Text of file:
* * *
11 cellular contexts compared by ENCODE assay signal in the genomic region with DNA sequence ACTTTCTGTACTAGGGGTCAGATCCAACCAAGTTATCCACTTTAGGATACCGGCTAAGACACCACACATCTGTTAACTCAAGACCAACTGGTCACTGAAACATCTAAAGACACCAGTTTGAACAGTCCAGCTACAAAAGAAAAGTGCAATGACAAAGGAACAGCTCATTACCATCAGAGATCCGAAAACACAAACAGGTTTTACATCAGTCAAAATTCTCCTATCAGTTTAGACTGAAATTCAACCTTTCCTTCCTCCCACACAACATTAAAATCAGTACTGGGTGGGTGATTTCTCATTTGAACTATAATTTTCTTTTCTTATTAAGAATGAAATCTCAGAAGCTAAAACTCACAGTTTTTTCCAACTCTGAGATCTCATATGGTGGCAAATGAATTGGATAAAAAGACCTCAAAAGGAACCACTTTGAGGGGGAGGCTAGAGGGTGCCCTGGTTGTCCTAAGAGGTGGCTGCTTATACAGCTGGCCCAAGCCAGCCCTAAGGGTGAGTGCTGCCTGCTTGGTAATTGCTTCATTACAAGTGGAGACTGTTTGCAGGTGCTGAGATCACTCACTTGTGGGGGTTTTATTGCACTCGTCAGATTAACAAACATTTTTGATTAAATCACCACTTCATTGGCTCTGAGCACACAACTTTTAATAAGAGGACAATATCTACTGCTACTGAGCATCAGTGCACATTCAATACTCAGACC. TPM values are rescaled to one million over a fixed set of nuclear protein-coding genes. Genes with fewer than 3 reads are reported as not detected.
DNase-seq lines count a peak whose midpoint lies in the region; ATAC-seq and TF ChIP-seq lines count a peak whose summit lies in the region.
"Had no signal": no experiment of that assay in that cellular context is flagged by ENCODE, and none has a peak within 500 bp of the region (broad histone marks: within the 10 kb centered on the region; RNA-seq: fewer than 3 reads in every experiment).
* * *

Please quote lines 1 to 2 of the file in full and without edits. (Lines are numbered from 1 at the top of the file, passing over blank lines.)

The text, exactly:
11 cellular contexts compared by ENCODE assay signal in the genomic region with DNA sequence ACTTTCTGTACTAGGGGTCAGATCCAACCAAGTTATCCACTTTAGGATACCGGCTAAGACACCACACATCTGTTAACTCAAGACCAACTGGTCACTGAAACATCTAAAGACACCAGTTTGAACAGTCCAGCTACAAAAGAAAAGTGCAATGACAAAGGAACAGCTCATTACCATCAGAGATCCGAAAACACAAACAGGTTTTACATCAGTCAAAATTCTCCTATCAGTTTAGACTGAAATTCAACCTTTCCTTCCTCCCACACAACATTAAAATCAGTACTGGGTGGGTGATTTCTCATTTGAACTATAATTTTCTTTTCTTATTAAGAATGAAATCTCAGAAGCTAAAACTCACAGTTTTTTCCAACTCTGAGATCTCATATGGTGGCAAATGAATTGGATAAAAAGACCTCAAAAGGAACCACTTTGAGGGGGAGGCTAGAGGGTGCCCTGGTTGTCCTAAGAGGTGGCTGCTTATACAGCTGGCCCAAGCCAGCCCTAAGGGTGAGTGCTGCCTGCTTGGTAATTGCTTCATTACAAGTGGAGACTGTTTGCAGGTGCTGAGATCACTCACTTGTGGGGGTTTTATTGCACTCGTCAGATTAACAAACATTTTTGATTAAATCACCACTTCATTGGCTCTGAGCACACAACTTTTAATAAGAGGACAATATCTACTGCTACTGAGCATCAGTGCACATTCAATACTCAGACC. TPM values are rescaled to one million over a fixed set of nuclear protein-coding genes. Genes with fewer than 3 reads are reported as not detected.
DNase-seq lines count a peak whose midpoint lies in the region; ATAC-seq and TF ChIP-seq lines count a peak whose summit lies in the region.